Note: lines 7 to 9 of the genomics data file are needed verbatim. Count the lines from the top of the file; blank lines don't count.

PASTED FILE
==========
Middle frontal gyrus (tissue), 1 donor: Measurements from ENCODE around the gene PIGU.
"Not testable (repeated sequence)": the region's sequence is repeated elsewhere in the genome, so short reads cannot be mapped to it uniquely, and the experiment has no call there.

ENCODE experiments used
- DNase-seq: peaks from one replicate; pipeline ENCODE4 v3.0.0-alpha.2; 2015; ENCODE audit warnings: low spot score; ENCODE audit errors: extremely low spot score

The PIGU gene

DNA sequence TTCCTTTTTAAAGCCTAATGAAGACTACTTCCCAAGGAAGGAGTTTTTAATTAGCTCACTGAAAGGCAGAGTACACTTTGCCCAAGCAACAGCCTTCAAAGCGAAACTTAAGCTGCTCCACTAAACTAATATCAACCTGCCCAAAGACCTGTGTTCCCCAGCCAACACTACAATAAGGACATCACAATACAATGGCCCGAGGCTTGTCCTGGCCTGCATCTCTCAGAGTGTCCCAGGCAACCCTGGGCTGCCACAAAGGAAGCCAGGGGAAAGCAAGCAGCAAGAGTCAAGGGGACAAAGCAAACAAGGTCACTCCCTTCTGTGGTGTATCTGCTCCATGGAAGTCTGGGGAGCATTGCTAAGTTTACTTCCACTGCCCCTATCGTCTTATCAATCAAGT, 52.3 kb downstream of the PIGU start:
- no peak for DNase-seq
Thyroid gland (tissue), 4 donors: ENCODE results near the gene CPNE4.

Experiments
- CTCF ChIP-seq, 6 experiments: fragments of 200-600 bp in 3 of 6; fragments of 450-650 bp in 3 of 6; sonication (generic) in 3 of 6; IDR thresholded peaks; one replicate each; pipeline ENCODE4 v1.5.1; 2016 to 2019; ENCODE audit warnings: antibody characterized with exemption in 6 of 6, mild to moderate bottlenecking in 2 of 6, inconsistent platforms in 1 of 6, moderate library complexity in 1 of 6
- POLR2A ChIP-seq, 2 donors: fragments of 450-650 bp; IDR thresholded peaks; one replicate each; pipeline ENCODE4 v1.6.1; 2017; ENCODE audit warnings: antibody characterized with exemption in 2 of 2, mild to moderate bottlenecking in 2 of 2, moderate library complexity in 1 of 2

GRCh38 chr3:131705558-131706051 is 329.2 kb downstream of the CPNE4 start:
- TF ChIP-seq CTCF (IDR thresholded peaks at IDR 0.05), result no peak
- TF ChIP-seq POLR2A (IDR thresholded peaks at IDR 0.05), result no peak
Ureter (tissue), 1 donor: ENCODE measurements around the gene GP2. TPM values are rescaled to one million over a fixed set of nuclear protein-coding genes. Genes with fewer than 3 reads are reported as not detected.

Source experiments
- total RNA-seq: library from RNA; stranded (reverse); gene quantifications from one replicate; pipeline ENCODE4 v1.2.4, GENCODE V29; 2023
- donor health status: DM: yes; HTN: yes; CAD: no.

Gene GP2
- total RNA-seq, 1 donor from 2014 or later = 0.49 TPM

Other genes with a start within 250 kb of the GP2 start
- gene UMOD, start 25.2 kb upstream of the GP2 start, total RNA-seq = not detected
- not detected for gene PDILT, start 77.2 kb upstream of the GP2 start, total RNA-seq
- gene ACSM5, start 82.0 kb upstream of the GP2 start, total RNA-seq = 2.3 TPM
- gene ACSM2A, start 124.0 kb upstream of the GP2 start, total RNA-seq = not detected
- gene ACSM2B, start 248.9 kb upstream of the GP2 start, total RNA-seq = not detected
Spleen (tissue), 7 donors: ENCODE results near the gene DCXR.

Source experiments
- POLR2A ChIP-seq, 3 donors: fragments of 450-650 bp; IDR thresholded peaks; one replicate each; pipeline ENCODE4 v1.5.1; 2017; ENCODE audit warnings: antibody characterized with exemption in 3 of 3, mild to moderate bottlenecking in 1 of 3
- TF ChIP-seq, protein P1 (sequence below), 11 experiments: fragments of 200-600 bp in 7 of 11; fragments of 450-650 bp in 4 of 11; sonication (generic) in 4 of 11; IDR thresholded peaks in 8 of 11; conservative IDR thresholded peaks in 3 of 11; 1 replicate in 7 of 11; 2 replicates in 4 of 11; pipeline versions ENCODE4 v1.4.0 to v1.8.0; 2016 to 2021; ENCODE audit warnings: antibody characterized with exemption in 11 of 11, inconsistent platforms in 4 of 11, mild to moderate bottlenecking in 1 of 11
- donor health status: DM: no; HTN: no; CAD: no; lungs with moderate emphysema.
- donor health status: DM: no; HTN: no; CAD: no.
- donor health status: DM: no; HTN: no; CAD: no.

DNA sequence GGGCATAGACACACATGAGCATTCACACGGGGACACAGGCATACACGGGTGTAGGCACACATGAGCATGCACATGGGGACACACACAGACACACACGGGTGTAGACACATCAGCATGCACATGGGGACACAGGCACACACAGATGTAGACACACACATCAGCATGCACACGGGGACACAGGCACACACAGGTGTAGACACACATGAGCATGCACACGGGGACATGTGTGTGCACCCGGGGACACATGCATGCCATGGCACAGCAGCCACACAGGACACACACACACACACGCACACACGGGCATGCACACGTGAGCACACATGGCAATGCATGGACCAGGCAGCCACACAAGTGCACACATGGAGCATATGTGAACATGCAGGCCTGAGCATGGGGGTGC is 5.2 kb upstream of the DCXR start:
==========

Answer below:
- no peak for DNase-seq
Thyroid gland (tissue), 4 donors: ENCODE results near the gene CPNE4.

Experiments